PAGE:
If you are not eligible, Chapter 13 might be an interesting alternative, as it allows you to catch up on your finances and reduce some debt, though not nearly as much as you might be able to discharge under Chapter 7.

    California Bankruptcy Property Exemptions

    Nobody wants to sell off their property in order to pay back bloodsucking dead collectors. Nobody wakes up in the morning and hopes that the court will have an auction on the courthouse steps, holding up your prized shoe collection, for a bunch of vultures to try to purchase it for pennies on the dollar.

    The process obviously isn’t what we hoped for. But, once it is through, you walk away with a truly fresh start. Plus, you may be surprised at how much property you actually get to keep – state lawmakers have made exemptions to allow you to carry some property into your new financial life so that you don’t have a fresh start with no resources.

    A quick fair warning: like everything else, California lawmakers have made exemptions stupidly complex. Plus, they have insisted that you follow their rules and ignore the federal rules. In many states, you have a choice between the state exemptions and the federal ones, but in California, you must use one of two possible choices for sets of exemptions – these are known as the 703 and 704 exemptions. These two sets of exemptions are very different, almost as if they were written by different states entirely, so you will want to examine them both closely and discuss them with an attorney before picking one or the other. Generally speaking, the 704 exemptions are more favorable towards the homeowners, while the 703 exemptions are better for those wishing to protect property other than a home. To help with readability, we’ll drop the two sets of exemptions into a comparison table below.

    Also, while many states and the federal set of rules allow you to double your exemptions for married couples, California does not allow this – the limits are the limits.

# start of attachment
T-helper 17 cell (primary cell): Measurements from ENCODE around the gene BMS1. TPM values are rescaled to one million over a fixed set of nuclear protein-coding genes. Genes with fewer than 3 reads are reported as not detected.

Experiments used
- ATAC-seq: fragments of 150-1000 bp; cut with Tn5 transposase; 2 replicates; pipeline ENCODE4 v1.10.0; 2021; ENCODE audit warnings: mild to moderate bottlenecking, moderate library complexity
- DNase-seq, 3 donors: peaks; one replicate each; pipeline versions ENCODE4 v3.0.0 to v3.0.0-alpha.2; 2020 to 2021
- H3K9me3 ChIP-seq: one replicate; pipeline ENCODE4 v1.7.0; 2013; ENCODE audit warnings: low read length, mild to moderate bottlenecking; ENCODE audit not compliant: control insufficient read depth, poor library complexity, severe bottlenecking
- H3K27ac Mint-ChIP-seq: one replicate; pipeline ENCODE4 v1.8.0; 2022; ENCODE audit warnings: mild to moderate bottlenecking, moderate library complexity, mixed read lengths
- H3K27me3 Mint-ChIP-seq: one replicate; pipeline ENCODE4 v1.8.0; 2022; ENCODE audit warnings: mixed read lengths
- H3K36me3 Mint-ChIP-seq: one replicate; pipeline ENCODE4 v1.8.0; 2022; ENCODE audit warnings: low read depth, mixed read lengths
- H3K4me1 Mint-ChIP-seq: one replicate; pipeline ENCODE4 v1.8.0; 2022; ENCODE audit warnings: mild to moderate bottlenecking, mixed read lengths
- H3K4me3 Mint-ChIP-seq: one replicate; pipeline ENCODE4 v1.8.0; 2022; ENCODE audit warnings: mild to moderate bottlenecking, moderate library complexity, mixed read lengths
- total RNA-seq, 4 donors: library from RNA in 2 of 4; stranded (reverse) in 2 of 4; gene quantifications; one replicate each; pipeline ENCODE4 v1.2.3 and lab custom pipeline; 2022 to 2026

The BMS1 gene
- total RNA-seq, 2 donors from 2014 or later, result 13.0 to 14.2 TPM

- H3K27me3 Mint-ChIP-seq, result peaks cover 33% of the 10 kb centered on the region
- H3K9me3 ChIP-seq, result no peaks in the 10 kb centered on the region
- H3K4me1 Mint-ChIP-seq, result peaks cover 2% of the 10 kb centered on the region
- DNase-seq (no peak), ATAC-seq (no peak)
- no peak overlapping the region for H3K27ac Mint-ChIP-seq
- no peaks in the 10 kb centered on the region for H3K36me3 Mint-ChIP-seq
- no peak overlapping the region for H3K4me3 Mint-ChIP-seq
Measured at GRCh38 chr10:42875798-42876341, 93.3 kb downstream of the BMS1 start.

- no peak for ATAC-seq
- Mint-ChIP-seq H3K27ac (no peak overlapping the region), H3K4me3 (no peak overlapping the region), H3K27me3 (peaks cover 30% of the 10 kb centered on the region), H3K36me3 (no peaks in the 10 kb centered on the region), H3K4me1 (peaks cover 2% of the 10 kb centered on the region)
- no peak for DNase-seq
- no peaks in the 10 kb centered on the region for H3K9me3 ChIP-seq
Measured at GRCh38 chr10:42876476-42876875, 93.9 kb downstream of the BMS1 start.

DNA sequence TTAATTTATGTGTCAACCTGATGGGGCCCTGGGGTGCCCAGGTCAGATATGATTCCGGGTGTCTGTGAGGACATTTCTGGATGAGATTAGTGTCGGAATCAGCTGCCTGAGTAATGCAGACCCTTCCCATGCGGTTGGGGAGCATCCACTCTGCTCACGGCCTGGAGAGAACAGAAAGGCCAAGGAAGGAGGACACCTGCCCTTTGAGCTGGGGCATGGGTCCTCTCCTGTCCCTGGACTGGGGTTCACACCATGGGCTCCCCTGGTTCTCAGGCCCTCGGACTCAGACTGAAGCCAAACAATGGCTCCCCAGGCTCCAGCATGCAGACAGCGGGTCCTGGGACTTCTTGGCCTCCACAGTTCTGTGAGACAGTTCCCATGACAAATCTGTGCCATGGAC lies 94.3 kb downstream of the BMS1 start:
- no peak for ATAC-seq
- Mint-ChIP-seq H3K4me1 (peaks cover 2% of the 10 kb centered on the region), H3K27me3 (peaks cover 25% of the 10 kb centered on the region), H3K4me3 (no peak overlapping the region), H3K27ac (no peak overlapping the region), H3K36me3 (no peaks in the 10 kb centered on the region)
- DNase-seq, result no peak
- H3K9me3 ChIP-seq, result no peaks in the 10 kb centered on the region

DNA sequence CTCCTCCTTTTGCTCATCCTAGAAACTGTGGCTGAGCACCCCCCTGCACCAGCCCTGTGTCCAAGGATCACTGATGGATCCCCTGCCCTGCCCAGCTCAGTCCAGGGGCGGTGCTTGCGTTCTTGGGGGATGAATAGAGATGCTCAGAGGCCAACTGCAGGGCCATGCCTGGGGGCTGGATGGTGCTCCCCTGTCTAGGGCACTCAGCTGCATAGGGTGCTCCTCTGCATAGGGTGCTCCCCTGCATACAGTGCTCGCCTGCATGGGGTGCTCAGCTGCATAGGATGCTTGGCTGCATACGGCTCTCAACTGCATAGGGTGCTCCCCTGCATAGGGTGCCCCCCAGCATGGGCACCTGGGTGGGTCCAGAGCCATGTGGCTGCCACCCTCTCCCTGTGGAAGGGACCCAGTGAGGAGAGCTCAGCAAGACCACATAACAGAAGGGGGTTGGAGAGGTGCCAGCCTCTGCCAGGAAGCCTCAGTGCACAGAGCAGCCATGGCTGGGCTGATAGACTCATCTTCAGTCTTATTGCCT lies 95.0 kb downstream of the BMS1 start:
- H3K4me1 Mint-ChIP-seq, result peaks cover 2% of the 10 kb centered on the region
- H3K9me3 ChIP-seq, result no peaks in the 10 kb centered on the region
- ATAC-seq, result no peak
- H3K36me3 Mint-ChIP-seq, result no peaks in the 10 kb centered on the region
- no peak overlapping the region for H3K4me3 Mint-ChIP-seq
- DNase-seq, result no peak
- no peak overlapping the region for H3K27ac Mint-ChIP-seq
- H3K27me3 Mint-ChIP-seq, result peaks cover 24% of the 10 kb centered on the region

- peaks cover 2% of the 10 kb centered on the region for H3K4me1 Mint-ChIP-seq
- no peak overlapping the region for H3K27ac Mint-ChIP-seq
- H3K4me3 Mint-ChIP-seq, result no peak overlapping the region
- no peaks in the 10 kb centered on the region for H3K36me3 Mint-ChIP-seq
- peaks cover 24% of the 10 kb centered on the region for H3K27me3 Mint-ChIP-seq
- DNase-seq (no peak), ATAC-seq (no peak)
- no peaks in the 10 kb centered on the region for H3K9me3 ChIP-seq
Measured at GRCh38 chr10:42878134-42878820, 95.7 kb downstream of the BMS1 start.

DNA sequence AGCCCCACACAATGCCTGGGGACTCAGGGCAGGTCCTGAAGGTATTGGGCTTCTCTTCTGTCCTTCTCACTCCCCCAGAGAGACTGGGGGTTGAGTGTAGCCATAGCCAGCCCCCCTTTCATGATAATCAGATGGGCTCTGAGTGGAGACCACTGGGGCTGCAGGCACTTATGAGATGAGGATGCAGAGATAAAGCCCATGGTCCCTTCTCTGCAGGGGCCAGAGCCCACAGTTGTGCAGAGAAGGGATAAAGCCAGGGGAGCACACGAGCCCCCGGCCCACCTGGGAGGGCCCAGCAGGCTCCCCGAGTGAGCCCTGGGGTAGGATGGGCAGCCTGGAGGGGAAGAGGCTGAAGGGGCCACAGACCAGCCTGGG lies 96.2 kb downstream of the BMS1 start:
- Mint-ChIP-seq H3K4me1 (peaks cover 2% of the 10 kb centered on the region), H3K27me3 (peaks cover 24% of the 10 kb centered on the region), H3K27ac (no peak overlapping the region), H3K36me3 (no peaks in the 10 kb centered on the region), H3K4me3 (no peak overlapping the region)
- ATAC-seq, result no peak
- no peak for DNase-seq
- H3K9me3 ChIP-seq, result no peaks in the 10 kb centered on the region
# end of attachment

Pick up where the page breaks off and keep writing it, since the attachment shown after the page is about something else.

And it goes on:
704 Exemptions

    703 Exemptions

    Homestead (Equity up to the limit)

    Up to $626,400, depending on where you live.


    Motor Vehicle



    Personal Property

    “Reasonable and Necessary”

    $725 per item, no maximum number of items


    75% of last month’s wages


    Retirement and Pensions


    “Reasonable and Necessary”

    Public Benefits

    Social Security & Public Benefits are 100% Exempt

    Social Security & Public Benefits are 100% Exempt

    Tools of The Trade

    $8,725 or $4,850 for a commercial vehicle. (This is the only exception that can be doubled for spouses and only if they are in a shared profession.)



    No Wildcard

    $1,550 PLUS Unused homestead exemption

    There are many more very specific exemptions (even one for a prisoner trust account) which are outlined in detail here, but the above exemptions are the most common.

    Generally, if you own a home, the 704 exemptions allow you to keep such a massive amount of home equity that picking the 704 set makes sense for most people. But, if you do not own a home, the flexibility of the wildcard exemption — allowing you to protect almost $33,000 worth of miscellaneous property, is extremely appealing.

    Exemptions are complex: get professional help

    California has the most complex exemptions of any state, thanks to its choice of two rule sets. However, with great complexity comes great flexibility… maybe Uncle Ben said that.

    In all seriousness though, this is where the help of an experienced bankruptcy attorney really makes a huge difference. Instead of assuming that one set or the other makes the most sense for you, talk over your options and the flexibility of the different choices with an experienced bankruptcy attorney who may be able to find exemptions or flexibility that you never considered. Doing so is the key to having a strong start to your new financial future, with as much property and assets in hand after your debt is discharged. For expert advice, schedule a consultation with one of our network attorneys today.